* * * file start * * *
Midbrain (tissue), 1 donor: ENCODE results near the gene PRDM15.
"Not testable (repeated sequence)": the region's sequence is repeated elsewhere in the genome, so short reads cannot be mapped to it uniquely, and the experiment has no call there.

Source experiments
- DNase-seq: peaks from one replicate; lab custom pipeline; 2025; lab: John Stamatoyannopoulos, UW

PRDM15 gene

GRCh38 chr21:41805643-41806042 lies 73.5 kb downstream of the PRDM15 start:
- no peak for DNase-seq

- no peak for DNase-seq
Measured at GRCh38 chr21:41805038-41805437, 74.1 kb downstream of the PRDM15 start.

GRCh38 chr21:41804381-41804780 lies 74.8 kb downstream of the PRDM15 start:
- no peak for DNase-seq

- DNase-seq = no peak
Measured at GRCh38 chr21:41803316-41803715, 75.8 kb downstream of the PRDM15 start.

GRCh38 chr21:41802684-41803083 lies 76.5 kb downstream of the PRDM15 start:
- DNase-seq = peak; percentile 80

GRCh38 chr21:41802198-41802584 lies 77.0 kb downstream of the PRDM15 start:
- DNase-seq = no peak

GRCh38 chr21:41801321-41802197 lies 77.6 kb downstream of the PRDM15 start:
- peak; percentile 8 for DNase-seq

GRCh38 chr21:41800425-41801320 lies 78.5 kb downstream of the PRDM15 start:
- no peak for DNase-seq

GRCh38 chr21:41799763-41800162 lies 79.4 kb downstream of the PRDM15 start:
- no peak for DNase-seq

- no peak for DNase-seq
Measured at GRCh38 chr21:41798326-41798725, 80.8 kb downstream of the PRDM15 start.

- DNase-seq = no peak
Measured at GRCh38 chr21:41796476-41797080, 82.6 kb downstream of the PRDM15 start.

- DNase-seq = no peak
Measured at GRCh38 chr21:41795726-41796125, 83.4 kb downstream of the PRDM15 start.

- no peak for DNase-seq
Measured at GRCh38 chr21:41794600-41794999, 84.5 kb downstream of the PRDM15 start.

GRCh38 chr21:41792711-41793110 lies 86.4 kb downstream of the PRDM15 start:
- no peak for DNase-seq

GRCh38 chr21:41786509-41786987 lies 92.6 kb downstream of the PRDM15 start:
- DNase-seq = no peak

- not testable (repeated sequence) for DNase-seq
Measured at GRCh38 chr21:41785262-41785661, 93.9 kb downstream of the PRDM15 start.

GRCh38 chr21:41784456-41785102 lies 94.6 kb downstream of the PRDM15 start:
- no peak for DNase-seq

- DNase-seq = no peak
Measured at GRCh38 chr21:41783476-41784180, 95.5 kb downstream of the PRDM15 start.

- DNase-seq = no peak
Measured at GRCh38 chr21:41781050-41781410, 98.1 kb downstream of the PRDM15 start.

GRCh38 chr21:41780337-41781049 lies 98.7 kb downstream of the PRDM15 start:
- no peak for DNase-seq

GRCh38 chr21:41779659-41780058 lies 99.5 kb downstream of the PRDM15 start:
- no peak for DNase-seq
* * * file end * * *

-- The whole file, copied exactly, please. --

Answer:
Midbrain (tissue), 1 donor: ENCODE results near the gene PRDM15.
"Not testable (repeated sequence)": the region's sequence is repeated elsewhere in the genome, so short reads cannot be mapped to it uniquely, and the experiment has no call there.

Source experiments
- DNase-seq: peaks from one replicate; lab custom pipeline; 2025; lab: John Stamatoyannopoulos, UW

PRDM15 gene

GRCh38 chr21:41805643-41806042 lies 73.5 kb downstream of the PRDM15 start:
- no peak for DNase-seq

- no peak for DNase-seq
Measured at GRCh38 chr21:41805038-41805437, 74.1 kb downstream of the PRDM15 start.

GRCh38 chr21:41804381-41804780 lies 74.8 kb downstream of the PRDM15 start:
- no peak for DNase-seq

- DNase-seq = no peak
Measured at GRCh38 chr21:41803316-41803715, 75.8 kb downstream of the PRDM15 start.

GRCh38 chr21:41802684-41803083 lies 76.5 kb downstream of the PRDM15 start:
- DNase-seq = peak; percentile 80

GRCh38 chr21:41802198-41802584 lies 77.0 kb downstream of the PRDM15 start:
- DNase-seq = no peak

GRCh38 chr21:41801321-41802197 lies 77.6 kb downstream of the PRDM15 start:
- peak; percentile 8 for DNase-seq

GRCh38 chr21:41800425-41801320 lies 78.5 kb downstream of the PRDM15 start:
- no peak for DNase-seq

GRCh38 chr21:41799763-41800162 lies 79.4 kb downstream of the PRDM15 start:
- no peak for DNase-seq

- no peak for DNase-seq
Measured at GRCh38 chr21:41798326-41798725, 80.8 kb downstream of the PRDM15 start.

- DNase-seq = no peak
Measured at GRCh38 chr21:41796476-41797080, 82.6 kb downstream of the PRDM15 start.

- DNase-seq = no peak
Measured at GRCh38 chr21:41795726-41796125, 83.4 kb downstream of the PRDM15 start.

- no peak for DNase-seq
Measured at GRCh38 chr21:41794600-41794999, 84.5 kb downstream of the PRDM15 start.

GRCh38 chr21:41792711-41793110 lies 86.4 kb downstream of the PRDM15 start:
- no peak for DNase-seq

GRCh38 chr21:41786509-41786987 lies 92.6 kb downstream of the PRDM15 start:
- DNase-seq = no peak

- not testable (repeated sequence) for DNase-seq
Measured at GRCh38 chr21:41785262-41785661, 93.9 kb downstream of the PRDM15 start.

GRCh38 chr21:41784456-41785102 lies 94.6 kb downstream of the PRDM15 start:
- no peak for DNase-seq

- DNase-seq = no peak
Measured at GRCh38 chr21:41783476-41784180, 95.5 kb downstream of the PRDM15 start.

- DNase-seq = no peak
Measured at GRCh38 chr21:41781050-41781410, 98.1 kb downstream of the PRDM15 start.

GRCh38 chr21:41780337-41781049 lies 98.7 kb downstream of the PRDM15 start:
- no peak for DNase-seq

GRCh38 chr21:41779659-41780058 lies 99.5 kb downstream of the PRDM15 start:
- no peak for DNase-seq